The applied research programme in East Africa includes the following main topics:
Preliminary studies, kindly supported by KFPE (Swiss Commission for Research Partnerships with Developing Countries) and ESAPP (Eastern and Southern Africa Partnership Programme pdf), showed that soils under forest exhibit a very strong increase in 13C with soil depth (up to 6‰), which is two to three times higher than the natural 13C enrichment in typical forest soils. We have interpreted this as a clear indication that these sites which are currently under forest had a much higher abundance of C4-grasses in the past. On the other hand, soil organic matter at savanna sites has remarkably stable isotopic signatures, which indicates the persistence of savannas over several centuries (millennia). The Miombo woodland boundary is currently expanding at the expense of the savanna at several locations in northwestern and eastern-central Tanzania according to the former C4 (savanna) signature of the subsoil. None of the samples has been dated by radio carbon so far.
In a new Project phase, land-use changes and vegetation shifts at different geomorphic locations along transects through Miombo woodlands and savanna landscapes in Kagera, Shinyanga, Morogoro and Tanga Region have been assessed in more detail. Large scale vegetation changes in the Miombo woodlands (including the adjacent savannas) have been studied along decreasing rainfall gradients considering the geomorphic location. On a smaller scale, vegetation sites of the savanna landscape have been analysed along transects through small dry evergreen forest formations extending into open savanna on either side. The results from the Kagera savann landscape suggest that forest patches are very stable vegetation formations which have persisted for millennia. During the last millennium, they have been expanding very slowly into the surrounding savanna at a rate of less than 15 m per century.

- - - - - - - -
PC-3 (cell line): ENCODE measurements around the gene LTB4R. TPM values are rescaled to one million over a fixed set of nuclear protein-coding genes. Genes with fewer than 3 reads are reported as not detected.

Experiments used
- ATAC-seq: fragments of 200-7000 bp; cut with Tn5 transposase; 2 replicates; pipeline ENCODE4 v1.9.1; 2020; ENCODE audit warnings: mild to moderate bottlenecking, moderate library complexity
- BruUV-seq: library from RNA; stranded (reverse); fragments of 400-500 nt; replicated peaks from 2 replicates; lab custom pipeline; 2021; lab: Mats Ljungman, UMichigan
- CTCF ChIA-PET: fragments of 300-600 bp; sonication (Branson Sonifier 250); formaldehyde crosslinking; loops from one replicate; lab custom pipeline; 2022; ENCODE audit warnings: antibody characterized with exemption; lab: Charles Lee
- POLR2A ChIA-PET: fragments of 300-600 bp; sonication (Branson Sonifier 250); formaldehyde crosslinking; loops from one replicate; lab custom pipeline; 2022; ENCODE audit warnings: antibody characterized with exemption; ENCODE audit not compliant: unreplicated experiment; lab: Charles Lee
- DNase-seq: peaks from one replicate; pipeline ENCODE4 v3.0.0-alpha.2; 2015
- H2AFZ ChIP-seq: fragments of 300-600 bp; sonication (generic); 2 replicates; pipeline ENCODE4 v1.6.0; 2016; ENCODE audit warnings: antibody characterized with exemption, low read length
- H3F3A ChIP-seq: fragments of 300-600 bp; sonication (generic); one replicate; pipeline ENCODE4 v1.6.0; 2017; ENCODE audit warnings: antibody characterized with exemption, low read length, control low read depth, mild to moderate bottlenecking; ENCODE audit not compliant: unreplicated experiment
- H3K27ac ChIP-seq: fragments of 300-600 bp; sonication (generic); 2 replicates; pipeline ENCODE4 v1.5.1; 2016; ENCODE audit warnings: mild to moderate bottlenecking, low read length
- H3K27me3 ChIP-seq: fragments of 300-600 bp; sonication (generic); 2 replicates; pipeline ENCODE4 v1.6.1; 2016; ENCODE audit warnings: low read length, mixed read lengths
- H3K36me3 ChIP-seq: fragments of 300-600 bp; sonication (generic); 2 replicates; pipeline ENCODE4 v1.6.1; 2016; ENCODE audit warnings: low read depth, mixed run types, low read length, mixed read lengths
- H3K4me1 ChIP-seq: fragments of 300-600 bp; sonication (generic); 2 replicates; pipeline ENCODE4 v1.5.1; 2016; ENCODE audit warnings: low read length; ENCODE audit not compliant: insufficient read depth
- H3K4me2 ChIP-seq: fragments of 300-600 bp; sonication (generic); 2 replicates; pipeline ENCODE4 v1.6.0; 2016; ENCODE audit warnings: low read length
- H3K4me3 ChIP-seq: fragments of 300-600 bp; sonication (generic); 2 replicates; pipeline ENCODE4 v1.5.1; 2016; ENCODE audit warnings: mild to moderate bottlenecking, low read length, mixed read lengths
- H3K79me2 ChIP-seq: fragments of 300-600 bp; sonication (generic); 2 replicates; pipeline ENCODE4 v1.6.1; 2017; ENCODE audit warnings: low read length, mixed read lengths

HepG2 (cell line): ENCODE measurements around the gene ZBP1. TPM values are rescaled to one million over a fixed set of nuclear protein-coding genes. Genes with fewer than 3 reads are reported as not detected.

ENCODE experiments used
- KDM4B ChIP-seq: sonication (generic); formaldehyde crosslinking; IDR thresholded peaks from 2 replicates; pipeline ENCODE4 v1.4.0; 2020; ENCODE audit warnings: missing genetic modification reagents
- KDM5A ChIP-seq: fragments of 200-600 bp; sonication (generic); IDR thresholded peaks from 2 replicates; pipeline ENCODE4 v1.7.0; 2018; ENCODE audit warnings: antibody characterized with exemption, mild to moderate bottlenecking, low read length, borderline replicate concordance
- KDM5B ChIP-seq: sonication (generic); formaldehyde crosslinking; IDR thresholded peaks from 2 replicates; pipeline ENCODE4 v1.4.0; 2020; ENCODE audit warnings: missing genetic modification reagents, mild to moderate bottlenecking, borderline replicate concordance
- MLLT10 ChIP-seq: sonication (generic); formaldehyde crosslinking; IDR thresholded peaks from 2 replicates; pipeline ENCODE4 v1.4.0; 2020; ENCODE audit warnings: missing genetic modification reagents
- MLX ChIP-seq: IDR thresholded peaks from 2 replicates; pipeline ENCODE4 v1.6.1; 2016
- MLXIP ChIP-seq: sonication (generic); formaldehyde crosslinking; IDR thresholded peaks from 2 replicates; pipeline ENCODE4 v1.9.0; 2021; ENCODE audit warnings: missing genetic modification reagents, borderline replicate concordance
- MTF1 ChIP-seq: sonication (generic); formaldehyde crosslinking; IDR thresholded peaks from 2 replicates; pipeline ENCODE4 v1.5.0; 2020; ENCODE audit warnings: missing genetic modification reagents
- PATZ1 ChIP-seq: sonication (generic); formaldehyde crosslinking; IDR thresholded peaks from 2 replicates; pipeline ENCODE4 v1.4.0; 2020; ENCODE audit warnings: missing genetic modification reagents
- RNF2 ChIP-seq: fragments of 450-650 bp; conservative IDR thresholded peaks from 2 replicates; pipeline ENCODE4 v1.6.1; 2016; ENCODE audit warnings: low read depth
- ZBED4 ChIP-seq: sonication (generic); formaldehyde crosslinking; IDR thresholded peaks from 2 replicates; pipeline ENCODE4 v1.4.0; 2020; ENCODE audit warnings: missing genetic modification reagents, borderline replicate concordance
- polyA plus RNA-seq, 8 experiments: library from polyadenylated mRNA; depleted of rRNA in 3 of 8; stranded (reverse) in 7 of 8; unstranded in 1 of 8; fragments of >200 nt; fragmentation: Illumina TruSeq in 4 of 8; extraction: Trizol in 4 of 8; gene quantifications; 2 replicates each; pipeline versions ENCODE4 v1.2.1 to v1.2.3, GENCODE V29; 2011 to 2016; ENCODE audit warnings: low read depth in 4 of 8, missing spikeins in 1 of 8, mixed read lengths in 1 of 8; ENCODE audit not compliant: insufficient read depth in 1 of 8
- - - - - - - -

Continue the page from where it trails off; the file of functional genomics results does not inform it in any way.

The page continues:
The research partnership has contributed to strengthen the research capacity of both parties. The complementary knowledge of both partners was very beneficial for the implementation of the Project. For more information please contact Dr. P.K.T. Munishi from SUA (email@example.com) or Dr. U. Bloesch, consultant from WSL (firstname.lastname@example.org).
Threatened plant species of not yet surveyed coastal forest patches in Handeni District, Tanzania
New tree and shrub species discovered in Tanzania
Ethno-ecological study on the woody plants of Rwanda
Klötzli, F. & Bloesch, U. et al. (1999) Manifest: Welche Forschung braucht der Naturschutz heute? Vierteljahrsschrift der Naturforschenden Gesellschaft in Zürich, 144(3): 89-100.
Bloesch, U., Bosshard, A., Schachenmann, P., Rabetaliana Schachenmann, H. & Klötzli, F. (2002) Biodiversity of the subalpine forest/grassland ecotone of the Andringitra Massif, Madagascar. In: Körner, Ch. & Spehn, E. M. (eds.) Mountain biodiversity: a global assessment, pp. 165-175. Parthenon Publishing, London.
Bloesch, U. (2002) The dynamics of thicket clumps in the Kagera savanna landscape, East Africa. PhD thesis N° 14386, Swiss Federal Institute of Technology Zurich (ETH). Shaker, Aachen.
Bloesch, U.& Klötzli, F. (2005) Zur Waldfähigkeit der Saadani - Küstensavannen in Tansania. Berichte der Reinhold-Tüxen-Gesellschaft, 17: 55-69.
Bloesch, U. (2008) Thicket clumps: A characteristic feature of the Kagera savanna landscape, East Africa. Journal of Vegetation Science, 19: 31-24. pdf
Bloesch, U., Troupin, G. & Derungs, N. (2009) Les plantes ligneuses du Rwanda. Flore, écologie et usages. Shaker, Aachen. link
Nduwamungu, J., Munishi, P.K.T., Bloesch, U., Hagedorn, F. & Lulu, K. (2009) Recent land cover and use changes in miombo woodlands of eastern Tanzania. Tanzania Journal of Forestry and Nature Conservation, 78: 50-59. pdf
Wiedemeier, D.B., Bloesch, U., Hagedorn, F. (2012) Stable forest–savanna mosaic in northwestern Tanzania: local-scale evidence from d13C signatures and 14C ages of soil fractions. Journal of Biogeography, 39: 247-257. pdf